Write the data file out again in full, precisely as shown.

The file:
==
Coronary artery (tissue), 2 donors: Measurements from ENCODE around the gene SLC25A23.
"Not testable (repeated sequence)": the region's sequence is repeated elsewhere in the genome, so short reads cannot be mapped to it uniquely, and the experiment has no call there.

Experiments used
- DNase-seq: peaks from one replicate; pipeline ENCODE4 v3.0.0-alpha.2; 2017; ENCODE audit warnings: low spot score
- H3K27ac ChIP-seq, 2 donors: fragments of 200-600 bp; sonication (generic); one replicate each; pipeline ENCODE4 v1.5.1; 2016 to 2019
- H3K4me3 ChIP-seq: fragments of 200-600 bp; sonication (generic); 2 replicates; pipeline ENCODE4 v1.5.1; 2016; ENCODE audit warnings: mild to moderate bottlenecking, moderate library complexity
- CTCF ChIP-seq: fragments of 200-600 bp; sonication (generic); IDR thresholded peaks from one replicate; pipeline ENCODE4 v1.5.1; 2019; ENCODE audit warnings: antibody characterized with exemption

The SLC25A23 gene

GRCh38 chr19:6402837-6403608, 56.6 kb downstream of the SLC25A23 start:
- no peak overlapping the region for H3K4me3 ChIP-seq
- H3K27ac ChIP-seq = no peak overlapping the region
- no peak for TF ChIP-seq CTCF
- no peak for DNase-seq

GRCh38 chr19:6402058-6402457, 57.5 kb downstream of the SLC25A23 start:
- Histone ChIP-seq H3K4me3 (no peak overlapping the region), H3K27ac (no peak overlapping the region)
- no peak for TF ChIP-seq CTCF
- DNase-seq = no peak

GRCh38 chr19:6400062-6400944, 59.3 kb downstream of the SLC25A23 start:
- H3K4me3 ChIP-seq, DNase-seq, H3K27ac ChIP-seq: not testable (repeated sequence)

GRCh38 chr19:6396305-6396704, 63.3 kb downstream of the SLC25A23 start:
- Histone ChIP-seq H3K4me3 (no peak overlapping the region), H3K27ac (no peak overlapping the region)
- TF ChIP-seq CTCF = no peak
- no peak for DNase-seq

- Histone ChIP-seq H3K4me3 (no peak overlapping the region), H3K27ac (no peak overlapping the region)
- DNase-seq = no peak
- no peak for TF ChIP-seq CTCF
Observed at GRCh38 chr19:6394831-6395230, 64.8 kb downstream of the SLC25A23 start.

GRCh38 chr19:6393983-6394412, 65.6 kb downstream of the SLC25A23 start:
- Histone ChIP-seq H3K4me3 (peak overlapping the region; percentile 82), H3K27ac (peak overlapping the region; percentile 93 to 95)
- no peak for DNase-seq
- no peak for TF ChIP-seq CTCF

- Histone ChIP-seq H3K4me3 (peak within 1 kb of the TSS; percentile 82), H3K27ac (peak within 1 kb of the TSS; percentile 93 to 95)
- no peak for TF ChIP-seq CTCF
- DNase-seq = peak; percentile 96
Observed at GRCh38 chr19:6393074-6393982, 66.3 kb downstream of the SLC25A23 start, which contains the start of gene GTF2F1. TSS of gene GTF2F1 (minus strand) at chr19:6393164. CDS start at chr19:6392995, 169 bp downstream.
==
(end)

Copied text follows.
Coronary artery (tissue), 2 donors: Measurements from ENCODE around the gene SLC25A23.
"Not testable (repeated sequence)": the region's sequence is repeated elsewhere in the genome, so short reads cannot be mapped to it uniquely, and the experiment has no call there.

Experiments used
- DNase-seq: peaks from one replicate; pipeline ENCODE4 v3.0.0-alpha.2; 2017; ENCODE audit warnings: low spot score
- H3K27ac ChIP-seq, 2 donors: fragments of 200-600 bp; sonication (generic); one replicate each; pipeline ENCODE4 v1.5.1; 2016 to 2019
- H3K4me3 ChIP-seq: fragments of 200-600 bp; sonication (generic); 2 replicates; pipeline ENCODE4 v1.5.1; 2016; ENCODE audit warnings: mild to moderate bottlenecking, moderate library complexity
- CTCF ChIP-seq: fragments of 200-600 bp; sonication (generic); IDR thresholded peaks from one replicate; pipeline ENCODE4 v1.5.1; 2019; ENCODE audit warnings: antibody characterized with exemption

The SLC25A23 gene

GRCh38 chr19:6402837-6403608, 56.6 kb downstream of the SLC25A23 start:
- no peak overlapping the region for H3K4me3 ChIP-seq
- H3K27ac ChIP-seq = no peak overlapping the region
- no peak for TF ChIP-seq CTCF
- no peak for DNase-seq

GRCh38 chr19:6402058-6402457, 57.5 kb downstream of the SLC25A23 start:
- Histone ChIP-seq H3K4me3 (no peak overlapping the region), H3K27ac (no peak overlapping the region)
- no peak for TF ChIP-seq CTCF
- DNase-seq = no peak

GRCh38 chr19:6400062-6400944, 59.3 kb downstream of the SLC25A23 start:
- H3K4me3 ChIP-seq, DNase-seq, H3K27ac ChIP-seq: not testable (repeated sequence)

GRCh38 chr19:6396305-6396704, 63.3 kb downstream of the SLC25A23 start:
- Histone ChIP-seq H3K4me3 (no peak overlapping the region), H3K27ac (no peak overlapping the region)
- TF ChIP-seq CTCF = no peak
- no peak for DNase-seq

- Histone ChIP-seq H3K4me3 (no peak overlapping the region), H3K27ac (no peak overlapping the region)
- DNase-seq = no peak
- no peak for TF ChIP-seq CTCF
Observed at GRCh38 chr19:6394831-6395230, 64.8 kb downstream of the SLC25A23 start.

GRCh38 chr19:6393983-6394412, 65.6 kb downstream of the SLC25A23 start:
- Histone ChIP-seq H3K4me3 (peak overlapping the region; percentile 82), H3K27ac (peak overlapping the region; percentile 93 to 95)
- no peak for DNase-seq
- no peak for TF ChIP-seq CTCF

- Histone ChIP-seq H3K4me3 (peak within 1 kb of the TSS; percentile 82), H3K27ac (peak within 1 kb of the TSS; percentile 93 to 95)
- no peak for TF ChIP-seq CTCF
- DNase-seq = peak; percentile 96
Observed at GRCh38 chr19:6393074-6393982, 66.3 kb downstream of the SLC25A23 start, which contains the start of gene GTF2F1. TSS of gene GTF2F1 (minus strand) at chr19:6393164. CDS start at chr19:6392995, 169 bp downstream.